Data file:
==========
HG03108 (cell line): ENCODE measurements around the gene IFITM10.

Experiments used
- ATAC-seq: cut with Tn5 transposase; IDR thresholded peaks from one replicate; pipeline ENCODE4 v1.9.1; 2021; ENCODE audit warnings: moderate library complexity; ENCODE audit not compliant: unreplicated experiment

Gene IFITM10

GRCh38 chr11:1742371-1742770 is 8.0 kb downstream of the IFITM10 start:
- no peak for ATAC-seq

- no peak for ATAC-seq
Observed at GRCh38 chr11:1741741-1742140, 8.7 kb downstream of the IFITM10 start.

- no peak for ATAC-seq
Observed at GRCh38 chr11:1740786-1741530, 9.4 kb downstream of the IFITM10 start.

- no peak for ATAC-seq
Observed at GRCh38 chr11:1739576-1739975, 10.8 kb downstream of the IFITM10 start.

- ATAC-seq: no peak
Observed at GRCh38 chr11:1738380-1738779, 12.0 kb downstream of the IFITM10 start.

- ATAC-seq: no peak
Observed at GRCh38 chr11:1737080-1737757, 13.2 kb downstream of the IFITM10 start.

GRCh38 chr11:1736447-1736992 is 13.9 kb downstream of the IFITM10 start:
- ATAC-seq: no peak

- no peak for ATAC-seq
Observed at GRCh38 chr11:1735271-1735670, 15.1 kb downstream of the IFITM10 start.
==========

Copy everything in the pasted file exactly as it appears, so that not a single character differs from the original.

HG03108 (cell line): ENCODE measurements around the gene IFITM10.

Experiments used
- ATAC-seq: cut with Tn5 transposase; IDR thresholded peaks from one replicate; pipeline ENCODE4 v1.9.1; 2021; ENCODE audit warnings: moderate library complexity; ENCODE audit not compliant: unreplicated experiment

Gene IFITM10

GRCh38 chr11:1742371-1742770 is 8.0 kb downstream of the IFITM10 start:
- no peak for ATAC-seq

- no peak for ATAC-seq
Observed at GRCh38 chr11:1741741-1742140, 8.7 kb downstream of the IFITM10 start.

- no peak for ATAC-seq
Observed at GRCh38 chr11:1740786-1741530, 9.4 kb downstream of the IFITM10 start.

- no peak for ATAC-seq
Observed at GRCh38 chr11:1739576-1739975, 10.8 kb downstream of the IFITM10 start.

- ATAC-seq: no peak
Observed at GRCh38 chr11:1738380-1738779, 12.0 kb downstream of the IFITM10 start.

- ATAC-seq: no peak
Observed at GRCh38 chr11:1737080-1737757, 13.2 kb downstream of the IFITM10 start.

GRCh38 chr11:1736447-1736992 is 13.9 kb downstream of the IFITM10 start:
- ATAC-seq: no peak

- no peak for ATAC-seq
Observed at GRCh38 chr11:1735271-1735670, 15.1 kb downstream of the IFITM10 start.